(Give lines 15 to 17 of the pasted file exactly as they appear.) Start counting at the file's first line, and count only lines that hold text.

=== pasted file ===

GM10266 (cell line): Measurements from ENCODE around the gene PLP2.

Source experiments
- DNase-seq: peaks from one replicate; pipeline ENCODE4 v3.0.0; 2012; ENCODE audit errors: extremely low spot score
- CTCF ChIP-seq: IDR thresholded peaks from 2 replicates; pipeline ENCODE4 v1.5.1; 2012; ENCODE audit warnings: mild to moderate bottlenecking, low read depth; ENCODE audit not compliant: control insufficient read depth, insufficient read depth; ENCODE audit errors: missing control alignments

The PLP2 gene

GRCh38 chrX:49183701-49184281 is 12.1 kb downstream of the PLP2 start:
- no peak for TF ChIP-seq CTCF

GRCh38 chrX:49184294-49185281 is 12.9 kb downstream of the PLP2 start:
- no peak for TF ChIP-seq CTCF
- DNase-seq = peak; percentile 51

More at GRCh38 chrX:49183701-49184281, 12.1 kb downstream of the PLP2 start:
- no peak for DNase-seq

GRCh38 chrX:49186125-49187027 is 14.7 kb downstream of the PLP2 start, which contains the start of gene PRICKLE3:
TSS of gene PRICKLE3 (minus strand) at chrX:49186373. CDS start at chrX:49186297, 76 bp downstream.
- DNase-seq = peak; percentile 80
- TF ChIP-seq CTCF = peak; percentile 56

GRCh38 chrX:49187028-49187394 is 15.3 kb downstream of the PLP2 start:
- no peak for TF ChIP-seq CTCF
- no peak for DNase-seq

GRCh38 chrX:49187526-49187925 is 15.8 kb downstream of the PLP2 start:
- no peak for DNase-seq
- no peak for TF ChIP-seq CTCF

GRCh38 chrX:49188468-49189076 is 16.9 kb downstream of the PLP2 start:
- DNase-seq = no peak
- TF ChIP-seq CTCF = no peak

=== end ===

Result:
- DNase-seq = peak; percentile 80
- TF ChIP-seq CTCF = peak; percentile 56

GRCh38 chrX:49187028-49187394 is 15.3 kb downstream of the PLP2 start: